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Robert Adams, 86

Princeton Theological Seminary Trustee

September 8, 1937  -  April 16, 2024


Robert Adams

The Reverend Doctor Robert Merrihew Adams, 86, died peacefully in his home in Montgomery, NJ on April 16, 2024.


Bob was born in Philadelphia, Pennsylvania on Sept. 8, 1937 to Margaret Baker Adams and Reverend Doctor Arthur Merrihew Adams. As a child Bob exhibited remarkable curiosity and concentration. When he found a topic of interest, he explored it to its depth and shared his observances with whomever he could captivate – most frequently his sister Janet, who was his constant companion throughout childhood.


Bob was fascinated by the behavior of wild animals, in particular elephants and birds. He became a life-long “birder,” taking his binoculars whenever he travelled in hopes of adding to his life list.


In 1955 Bob graduated from East High School in Rochester, NY and as the top student in the state was named a Regents Scholar. He matriculated to Princeton University in the fall where he developed his interest in philosophy. His inspiration during this period included Hilary Putnam, a young assistant professor at the time.


After graduating in 1959, the next three years were devoted first to the study of theology, for two years at Oxford and then one year at Princeton Theological Seminary, from which he graduated in 1962. Bob then became pastor of a small Presbyterian church in Montauk at the eastern tip of Long Island, where he continued to study philosophy and theology.


In 1965 he entered the doctoral program in philosophy at Cornell University. There he met Marilyn McCord, and they were married in 1966, the beginning of more than 50 years of close companionship and mutual inspiration. At Cornell he wrote a doctoral dissertation on philosophy of religion that featured an interpretation of Anselm’s ontological argument for the existence of God. His advisors included Norman Malcolm and Nelson Pike.


In 1968, he and Marilyn took faculty positions in the Department of Philosophy at the University of Michigan in Ann Arbor. After four formative years there, he and Marilyn joined the Department of Philosophy at UCLA in 1972. This was to be their longest academic appointment, more than 21 years.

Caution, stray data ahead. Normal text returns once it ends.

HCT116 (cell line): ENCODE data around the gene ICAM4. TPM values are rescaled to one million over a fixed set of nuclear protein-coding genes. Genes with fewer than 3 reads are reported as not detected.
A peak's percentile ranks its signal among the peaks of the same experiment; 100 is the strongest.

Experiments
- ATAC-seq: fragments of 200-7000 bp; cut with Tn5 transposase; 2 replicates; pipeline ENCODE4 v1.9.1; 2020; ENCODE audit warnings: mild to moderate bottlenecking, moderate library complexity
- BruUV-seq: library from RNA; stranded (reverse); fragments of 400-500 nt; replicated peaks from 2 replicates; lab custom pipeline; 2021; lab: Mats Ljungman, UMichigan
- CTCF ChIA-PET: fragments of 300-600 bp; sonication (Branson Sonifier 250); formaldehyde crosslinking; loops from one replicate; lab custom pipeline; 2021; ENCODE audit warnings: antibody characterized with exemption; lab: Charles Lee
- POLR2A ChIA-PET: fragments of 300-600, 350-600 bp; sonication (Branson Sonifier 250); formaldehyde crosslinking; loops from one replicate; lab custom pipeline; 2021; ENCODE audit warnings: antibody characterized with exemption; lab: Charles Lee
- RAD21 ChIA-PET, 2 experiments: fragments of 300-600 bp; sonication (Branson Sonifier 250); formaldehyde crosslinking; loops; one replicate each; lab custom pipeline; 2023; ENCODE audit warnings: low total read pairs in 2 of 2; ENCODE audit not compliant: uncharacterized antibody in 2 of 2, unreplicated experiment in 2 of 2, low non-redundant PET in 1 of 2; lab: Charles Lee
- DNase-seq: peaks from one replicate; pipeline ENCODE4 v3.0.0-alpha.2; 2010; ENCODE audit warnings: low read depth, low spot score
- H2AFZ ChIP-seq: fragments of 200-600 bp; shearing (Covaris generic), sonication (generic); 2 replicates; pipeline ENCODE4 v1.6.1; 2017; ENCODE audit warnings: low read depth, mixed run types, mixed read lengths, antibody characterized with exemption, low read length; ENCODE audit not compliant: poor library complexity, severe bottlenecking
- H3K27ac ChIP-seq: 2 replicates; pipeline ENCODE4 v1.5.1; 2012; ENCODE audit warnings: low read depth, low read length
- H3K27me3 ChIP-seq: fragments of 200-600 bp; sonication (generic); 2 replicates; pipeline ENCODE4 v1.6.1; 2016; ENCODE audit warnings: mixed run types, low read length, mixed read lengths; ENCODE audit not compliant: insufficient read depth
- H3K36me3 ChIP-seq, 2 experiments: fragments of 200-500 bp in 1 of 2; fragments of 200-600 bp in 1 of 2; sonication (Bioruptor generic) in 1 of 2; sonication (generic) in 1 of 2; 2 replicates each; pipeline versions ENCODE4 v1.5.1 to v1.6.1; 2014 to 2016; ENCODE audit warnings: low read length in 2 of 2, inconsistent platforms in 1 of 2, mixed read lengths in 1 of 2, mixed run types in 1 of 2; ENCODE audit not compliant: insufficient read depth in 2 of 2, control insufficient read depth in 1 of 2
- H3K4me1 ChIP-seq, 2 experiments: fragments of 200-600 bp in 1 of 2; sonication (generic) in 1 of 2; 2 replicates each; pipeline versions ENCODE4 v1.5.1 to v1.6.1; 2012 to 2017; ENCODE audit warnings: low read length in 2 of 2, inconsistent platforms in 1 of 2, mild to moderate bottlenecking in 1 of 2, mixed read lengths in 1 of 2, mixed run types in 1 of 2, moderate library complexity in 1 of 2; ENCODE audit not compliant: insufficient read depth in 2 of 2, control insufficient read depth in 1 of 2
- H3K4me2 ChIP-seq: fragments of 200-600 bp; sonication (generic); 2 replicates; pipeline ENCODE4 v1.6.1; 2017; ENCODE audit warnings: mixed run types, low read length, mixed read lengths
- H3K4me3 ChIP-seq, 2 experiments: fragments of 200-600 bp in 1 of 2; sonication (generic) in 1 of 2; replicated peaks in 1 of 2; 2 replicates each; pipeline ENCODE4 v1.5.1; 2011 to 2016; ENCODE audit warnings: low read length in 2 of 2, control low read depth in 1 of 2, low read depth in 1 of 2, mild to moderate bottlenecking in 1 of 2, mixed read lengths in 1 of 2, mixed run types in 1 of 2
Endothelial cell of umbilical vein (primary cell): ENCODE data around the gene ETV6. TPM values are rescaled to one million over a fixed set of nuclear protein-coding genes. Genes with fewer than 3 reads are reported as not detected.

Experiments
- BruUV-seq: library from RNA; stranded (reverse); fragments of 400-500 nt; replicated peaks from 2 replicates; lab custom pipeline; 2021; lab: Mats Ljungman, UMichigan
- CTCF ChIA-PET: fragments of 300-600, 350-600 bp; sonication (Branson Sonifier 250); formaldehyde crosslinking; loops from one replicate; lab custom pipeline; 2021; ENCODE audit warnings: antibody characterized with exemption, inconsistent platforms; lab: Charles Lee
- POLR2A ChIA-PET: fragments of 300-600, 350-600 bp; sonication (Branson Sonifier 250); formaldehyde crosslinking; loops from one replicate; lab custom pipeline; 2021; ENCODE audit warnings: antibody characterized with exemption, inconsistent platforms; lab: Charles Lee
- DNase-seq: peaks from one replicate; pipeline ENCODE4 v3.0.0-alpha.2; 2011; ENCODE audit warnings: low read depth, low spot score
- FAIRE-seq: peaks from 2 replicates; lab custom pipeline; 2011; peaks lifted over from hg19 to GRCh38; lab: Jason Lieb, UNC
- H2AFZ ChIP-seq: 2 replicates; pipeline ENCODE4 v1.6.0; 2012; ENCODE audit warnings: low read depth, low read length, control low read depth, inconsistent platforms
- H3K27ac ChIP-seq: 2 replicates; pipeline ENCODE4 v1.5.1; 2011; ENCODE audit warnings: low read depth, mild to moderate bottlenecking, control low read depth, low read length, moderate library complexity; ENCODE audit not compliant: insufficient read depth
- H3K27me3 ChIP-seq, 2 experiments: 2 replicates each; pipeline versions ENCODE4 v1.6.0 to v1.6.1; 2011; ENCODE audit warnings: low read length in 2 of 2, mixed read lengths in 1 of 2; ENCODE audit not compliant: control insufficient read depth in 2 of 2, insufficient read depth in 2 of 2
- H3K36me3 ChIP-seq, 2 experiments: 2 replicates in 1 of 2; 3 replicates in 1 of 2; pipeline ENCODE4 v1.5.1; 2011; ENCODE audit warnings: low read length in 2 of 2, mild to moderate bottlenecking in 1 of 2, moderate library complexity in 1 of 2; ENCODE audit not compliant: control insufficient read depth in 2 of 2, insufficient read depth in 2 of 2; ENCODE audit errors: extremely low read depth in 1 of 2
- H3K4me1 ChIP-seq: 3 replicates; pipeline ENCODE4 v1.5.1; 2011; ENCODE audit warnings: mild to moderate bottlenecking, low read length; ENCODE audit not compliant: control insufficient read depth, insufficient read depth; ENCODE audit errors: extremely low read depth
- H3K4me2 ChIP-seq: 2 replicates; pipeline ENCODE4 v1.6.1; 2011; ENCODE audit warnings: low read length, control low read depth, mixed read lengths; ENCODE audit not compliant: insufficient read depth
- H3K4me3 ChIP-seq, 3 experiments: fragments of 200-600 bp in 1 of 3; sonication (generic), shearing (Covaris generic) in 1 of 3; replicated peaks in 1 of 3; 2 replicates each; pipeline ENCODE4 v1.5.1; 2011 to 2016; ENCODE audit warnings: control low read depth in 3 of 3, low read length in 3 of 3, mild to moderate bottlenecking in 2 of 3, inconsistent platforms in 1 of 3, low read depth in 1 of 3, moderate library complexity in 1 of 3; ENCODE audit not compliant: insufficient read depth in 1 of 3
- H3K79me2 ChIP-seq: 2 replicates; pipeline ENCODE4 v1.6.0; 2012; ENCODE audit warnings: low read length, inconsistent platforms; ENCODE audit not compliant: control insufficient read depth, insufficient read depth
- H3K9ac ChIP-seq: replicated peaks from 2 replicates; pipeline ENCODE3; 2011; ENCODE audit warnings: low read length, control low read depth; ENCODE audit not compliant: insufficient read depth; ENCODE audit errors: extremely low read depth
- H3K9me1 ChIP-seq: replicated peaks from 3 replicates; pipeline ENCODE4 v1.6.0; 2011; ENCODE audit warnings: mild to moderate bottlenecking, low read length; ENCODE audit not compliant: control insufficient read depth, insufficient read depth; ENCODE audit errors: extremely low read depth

At UCLA Bob developed his mature views in philosophy of religion, metaphysics, ethics, and history of modern philosophy. There he wrote his celebrated "Leibniz: Determinist, Theist, Idealist" (Oxford University Press,1994), and drafted much of his great work on theological ethics, "Finite and Infinite Goods" (Oxford University Press, 1999).


In 1993, Bob and Marilyn moved to Yale University, Bob as professor and chairman of the department of philosophy and Marilyn as professor of historical theology in the Yale Divinity School. Bob was instrumental in transforming a struggling department into one of the best 10 worldwide, where it remains today. At UCLA and Yale, Bob was an inspiring teacher for undergraduate and graduate students. He advised many doctoral dissertations, notably in history of modern philosophy.


In 2004 Bob and Marilyn moved to Oxford, where Marilyn took a position as Regius Professor of Divinity and as Canon of Christ Church Cathedral. Bob was officially retired, but continued his work on theological ethics, specifically on what was to be his third major book, "A Theory of Virtue: Excellence in Being for the Good" (Oxford University Press, 2008).


In 2009 Bob and Marilyn returned to the United States, taking a joint position in the Department of Philosophy at the University of North Carolina, Chapel Hill. In 2013, they retired from that position and moved to Princeton, where they served as distinguished research professors at Rutgers University from 2013 to 2015. Marilyn died in 2017 of pancreatic cancer. Her loss was difficult for Bob in his remaining years. He brought to publication her final book "Housing the Powers: Medieval Debates about Dependence on God" (Oxford University Press, 2022), collaborating with Cecilia Trifogli on one of the chapters. In that same period Bob completed his fourth major book, in metaphysics: "What Is, and What Is in Itself: A Systematic Ontology" (Oxford University Press, 2022).


In addition to advancing the areas of philosophy that interested him, Bob was a long-time member of the Board of Trustees for the Newcombe Foundation and the Board of Trustees for Princeton Theological Seminary. He served on the seminary’s investment committee for over 30 years.


Bob devoted his life to the study and teaching of philosophy, and to a better understanding of God and being. He loved gathering with other philosophers and having robust discussions. He and Marilyn were devoted to their students. He will be greatly missed by his family, friends, fellow philosophers and theologians.


He is survived by his nephew Prof. James D. Fearon (Teal Derrer) and niece Mary Fearon Jack (Wellborn Jack, III) and great nieces and nephews, Sadie and Ben Fearon, and Sarah, Spencer, and William Jack. Bob was predeceased by his beloved wife of 51 years, the Reverend Doctor Marilyn McCord Adams.


A memorial service will be held 2 pm on Saturday, May 11, 2024 at the Princeton Theological Seminary 64 Mercer Street, Princeton, NJ 08542.

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